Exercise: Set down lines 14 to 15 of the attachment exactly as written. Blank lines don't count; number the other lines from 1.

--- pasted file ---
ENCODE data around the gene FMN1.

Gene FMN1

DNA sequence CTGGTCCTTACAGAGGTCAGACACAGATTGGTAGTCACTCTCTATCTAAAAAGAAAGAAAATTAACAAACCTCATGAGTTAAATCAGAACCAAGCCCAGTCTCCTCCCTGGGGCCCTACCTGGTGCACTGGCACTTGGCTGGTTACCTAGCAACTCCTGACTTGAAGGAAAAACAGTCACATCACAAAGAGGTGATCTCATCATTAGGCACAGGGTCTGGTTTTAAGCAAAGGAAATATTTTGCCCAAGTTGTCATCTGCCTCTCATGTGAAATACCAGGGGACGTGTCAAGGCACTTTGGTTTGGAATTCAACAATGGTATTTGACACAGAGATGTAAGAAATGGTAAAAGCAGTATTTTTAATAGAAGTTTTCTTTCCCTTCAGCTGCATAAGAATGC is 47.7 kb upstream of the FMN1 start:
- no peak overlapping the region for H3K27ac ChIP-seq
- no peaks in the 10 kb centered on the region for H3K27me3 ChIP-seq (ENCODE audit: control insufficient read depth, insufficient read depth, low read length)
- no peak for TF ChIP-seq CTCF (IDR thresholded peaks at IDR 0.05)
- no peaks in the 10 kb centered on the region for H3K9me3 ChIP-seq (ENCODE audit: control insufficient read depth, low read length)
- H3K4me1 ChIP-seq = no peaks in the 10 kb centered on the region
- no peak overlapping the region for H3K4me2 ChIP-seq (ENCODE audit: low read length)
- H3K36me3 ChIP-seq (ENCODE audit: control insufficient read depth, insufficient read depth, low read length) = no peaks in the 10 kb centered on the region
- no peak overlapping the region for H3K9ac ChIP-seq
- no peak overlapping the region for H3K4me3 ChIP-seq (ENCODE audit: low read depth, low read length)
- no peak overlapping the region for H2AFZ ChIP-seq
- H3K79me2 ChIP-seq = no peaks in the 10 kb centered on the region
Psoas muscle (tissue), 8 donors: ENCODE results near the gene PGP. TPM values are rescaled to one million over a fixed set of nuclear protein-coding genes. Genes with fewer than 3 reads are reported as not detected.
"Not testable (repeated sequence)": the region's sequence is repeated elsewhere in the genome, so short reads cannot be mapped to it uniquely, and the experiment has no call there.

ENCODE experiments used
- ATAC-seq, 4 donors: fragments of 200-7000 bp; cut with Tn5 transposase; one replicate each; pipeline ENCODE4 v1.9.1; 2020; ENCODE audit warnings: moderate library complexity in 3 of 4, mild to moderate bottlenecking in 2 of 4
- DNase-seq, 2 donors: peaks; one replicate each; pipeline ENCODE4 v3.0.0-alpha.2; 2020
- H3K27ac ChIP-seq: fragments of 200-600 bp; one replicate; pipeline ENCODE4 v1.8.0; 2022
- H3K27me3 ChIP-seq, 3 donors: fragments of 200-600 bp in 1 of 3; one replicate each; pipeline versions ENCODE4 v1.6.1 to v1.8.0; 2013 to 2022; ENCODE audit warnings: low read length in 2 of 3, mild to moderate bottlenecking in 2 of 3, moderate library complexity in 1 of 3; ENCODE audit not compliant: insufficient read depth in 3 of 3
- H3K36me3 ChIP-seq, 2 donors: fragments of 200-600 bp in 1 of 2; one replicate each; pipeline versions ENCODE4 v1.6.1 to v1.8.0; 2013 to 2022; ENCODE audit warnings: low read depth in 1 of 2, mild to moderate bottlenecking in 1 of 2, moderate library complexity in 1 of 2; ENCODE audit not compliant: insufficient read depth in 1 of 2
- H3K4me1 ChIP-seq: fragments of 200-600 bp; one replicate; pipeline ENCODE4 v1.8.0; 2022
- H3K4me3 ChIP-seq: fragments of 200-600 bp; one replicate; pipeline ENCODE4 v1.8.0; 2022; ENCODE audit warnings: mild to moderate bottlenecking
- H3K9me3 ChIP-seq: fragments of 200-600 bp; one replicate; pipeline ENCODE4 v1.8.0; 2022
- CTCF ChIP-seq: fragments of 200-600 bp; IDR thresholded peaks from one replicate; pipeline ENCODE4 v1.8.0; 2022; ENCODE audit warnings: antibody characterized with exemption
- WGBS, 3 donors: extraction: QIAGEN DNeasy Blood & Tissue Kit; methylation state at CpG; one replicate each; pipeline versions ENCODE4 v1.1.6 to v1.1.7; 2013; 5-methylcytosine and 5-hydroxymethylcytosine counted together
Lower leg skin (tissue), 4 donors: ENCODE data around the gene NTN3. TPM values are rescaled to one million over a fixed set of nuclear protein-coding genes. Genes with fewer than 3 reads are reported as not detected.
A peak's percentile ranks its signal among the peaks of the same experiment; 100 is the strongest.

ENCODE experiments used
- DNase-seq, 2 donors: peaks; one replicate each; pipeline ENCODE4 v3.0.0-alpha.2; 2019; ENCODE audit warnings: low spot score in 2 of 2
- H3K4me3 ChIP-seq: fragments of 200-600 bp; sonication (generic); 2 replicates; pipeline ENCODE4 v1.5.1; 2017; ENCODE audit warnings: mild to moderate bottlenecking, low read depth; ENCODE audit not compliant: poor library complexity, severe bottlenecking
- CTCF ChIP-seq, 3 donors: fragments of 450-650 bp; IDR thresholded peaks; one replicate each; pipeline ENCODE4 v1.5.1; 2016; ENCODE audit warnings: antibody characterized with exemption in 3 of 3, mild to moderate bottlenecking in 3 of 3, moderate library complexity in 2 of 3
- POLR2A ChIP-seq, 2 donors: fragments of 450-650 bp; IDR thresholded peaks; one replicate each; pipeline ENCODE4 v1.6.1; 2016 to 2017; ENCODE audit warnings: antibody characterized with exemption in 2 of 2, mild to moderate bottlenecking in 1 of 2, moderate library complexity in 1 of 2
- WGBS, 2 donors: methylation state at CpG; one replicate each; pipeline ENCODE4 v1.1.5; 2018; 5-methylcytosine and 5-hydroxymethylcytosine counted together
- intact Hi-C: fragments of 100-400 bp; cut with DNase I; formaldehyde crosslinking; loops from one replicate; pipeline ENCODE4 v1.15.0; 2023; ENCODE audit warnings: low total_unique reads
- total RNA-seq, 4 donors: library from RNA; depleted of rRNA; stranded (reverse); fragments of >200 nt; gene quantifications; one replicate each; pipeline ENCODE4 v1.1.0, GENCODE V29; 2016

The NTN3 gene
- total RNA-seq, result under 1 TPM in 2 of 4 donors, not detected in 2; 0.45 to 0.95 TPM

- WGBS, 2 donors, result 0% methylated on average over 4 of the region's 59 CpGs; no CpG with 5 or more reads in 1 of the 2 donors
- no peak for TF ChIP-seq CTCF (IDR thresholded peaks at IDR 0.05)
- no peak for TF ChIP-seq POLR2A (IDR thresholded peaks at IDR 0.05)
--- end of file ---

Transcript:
- H3K79me2 ChIP-seq = no peaks in the 10 kb centered on the region
Psoas muscle (tissue), 8 donors: ENCODE results near the gene PGP. TPM values are rescaled to one million over a fixed set of nuclear protein-coding genes. Genes with fewer than 3 reads are reported as not detected.